The situation in Kenya continues to spiral out of control. While the two leaders play footsy with a meeting, the violence in Kenya continues to get worse. It's been 15 days since an election that was supposed to be the symbol of hope in a continent full of hopelessness turned into a nightmare. Kibaki, the incumbent, was trailing in most polls and he was even trailing late into the vote count. Then, he had a miraculous turn around. Most independent observers including our own State Department declared the election rigged. Of course, the level of sophistication in election law is such that Kibaki quickly assumed power before anything could be sorted out.
The rest of the population erupted into a wave of violence that is now playing out.
Six years ago Mwai Kibaki was elected president in December 2002 with over 62% of the vote in what was billed as the first truly Democratic election in the nation's history. He swept in on a message that promised reform ending corruption, rejuvenating the country's stalled economy and delivering a new constitution.
He actually delivered on many of the promises
But despite this, even President Kibaki's strongest critics do not deny that his administration has breathed some life into the economy. National income grew by 6% in 2006. President Kibaki is also being credited for improving the business environment for local investors. The introduction of universal free primary education has endeared him to the poor, and he has promised the same for secondary schools.Still, he was criticized for his results on corruption...
When John Githongo, the man appointed by President Kibaki to fight corruption, blew the whistle in January 2005, he had to flee to Britain in fear of his life (see Michael Holman, "Kenya: chaos and responsibility", 3 January 2007). Githongo is himself a Kikuyu, and his denunciation of a massive series of financial scandals in which hundreds of millions of dollars had vanished was seen as a betrayal of his tribe as well as of the government he served.violence also jumped significantly under his admin...
Moreover, the security situation in Kenya deteriorated steadily in these years, with the ordinary people bearing the brunt of a triple process:In this election, The situation on the ground appears to have elements of Iraq, Somalia, and even the French Revolution.
* a growing wave of routine crime in urban areas
* rival agrarian claims leading to pitched battles between ethnic groups fighting for land, particularly around Mount Elgon and in Kisii
* a running feud between the police and the Mungiki sect, which left over 120 people dead in May-November 2007 alone.
The violence has been a mix of hooliganism, political protest and ethnic bloodletting. Most of the victims have been Kikuyus, the tribe of the president and Kenya’s traditional ruling class.
That lead to a former ally, Raila Odinga, to form the Orange Democratic Movement modeled after the Democratic movement in the Ukraine. By putting together a coalition of several of the smaller tribes and riding another populist message. The crisis is complicated by twisting relationship the two current rivals also have. They were once allies and opponents of Kenya's longstanding rule of Daniel arap Moi. Odinga even spent several years in jail as punishment for his opposition and his support of multi party government. When Kibaki first got elected, Odinga was part of his cabinet. He left the government over power sharing disagreements.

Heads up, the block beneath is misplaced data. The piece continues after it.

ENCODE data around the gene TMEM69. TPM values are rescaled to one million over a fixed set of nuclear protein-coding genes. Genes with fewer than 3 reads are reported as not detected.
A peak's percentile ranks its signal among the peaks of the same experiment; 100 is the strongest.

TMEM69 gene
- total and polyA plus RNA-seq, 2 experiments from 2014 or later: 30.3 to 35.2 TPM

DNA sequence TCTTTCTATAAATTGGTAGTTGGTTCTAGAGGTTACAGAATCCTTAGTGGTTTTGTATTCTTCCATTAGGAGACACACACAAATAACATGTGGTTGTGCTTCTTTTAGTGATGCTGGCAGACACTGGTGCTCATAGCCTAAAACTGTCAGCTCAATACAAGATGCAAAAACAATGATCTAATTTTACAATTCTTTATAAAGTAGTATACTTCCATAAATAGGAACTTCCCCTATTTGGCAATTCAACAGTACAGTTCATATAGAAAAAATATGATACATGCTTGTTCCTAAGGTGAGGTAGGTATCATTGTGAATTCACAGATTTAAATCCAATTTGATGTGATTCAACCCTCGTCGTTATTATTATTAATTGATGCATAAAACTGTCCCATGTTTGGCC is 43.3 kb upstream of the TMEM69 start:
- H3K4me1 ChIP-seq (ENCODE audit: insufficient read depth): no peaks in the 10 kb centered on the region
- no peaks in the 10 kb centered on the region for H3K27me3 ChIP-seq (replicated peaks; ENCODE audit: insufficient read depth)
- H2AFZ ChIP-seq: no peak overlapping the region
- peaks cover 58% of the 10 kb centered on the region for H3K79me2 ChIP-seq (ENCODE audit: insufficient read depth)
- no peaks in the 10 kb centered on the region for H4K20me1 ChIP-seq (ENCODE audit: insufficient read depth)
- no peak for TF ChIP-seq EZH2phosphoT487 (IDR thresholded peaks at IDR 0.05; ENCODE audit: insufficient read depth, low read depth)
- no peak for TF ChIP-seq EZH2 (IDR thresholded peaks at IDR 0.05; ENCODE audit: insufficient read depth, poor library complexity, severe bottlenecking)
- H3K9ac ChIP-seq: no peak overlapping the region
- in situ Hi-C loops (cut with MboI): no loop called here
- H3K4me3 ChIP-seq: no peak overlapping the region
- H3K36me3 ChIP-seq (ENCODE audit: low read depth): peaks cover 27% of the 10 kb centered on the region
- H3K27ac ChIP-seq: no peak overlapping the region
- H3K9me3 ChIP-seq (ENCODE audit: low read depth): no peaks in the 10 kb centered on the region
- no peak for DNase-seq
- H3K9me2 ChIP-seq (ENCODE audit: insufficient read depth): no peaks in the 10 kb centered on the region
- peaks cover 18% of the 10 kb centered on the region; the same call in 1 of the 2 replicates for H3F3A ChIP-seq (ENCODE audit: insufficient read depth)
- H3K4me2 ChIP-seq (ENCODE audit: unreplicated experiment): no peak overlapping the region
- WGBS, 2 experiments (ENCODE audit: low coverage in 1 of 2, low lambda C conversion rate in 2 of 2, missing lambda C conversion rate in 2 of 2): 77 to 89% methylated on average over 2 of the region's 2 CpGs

The complicated combination of forces coming together to make the violence spin out of control reminds of the worst days in Iraq when AQI would combine with Sadr, criminals, other militias, to create a perfect storm of violence. The tribal nature is reminiscent of Rwanda, Somalia, and many other instances of genocide on that continent. There is an element of class warfare that strangely reminded me of the French Revolution...
Kikuyus have dominated business and politics since independence in 1963. They run shops, restaurants, banks and factories across Kenya, from the Indian Ocean coast to the scenic savannah to the muggy shores of Lake Victoria in the west. They make up only 22 percent of the population and are part of Kenya’s mosaic of roughly 40 ethnic groups, which have intermarried and coexisted for decades.
The Kikuyu tribe is the largest tribe in Kenya, however on it's own it is a significant minority.
The election, which occurred December 27th, 2007, pitted Kibaki, a Kikuyu, against Odinga, a Luo, who formed a party as an alliance of several of the smaller tribes. This is all important because the majority of the population is now blaming Kikuyu, and they are taking their frustrations out with violence. This is how some eyewitnesses described the violence
Days earlier, a group from the orphanage had been stopped by people armed with machetes and had to pay a steep amount to get away.
In Odinga's strongholds, supporters from his Luo tribe looted businesses and set fire to shops and houses belonging to Kikuyus, the tribe associated with Kibaki.
In Nairobi, the capital, tribal militias squared off against each other in several slums, with gunshots ringing out and clouds of black smoke wafting over the shanties. The death toll across the country is steadily rising
It appears that at this point no one is in control of the country. It's possible that some sort of warlord structure might evolve like it did in Somalia. While each of the leaders and parties jockey for position, the country spins further and further out of control. Anarchy appears to be fast approaching and there is really nothing that is being done to stop it.
There appear to be token measures being taken by those in a position to head this off, but they aren't nearly enough. The country is descending into chaos and genocide appears near.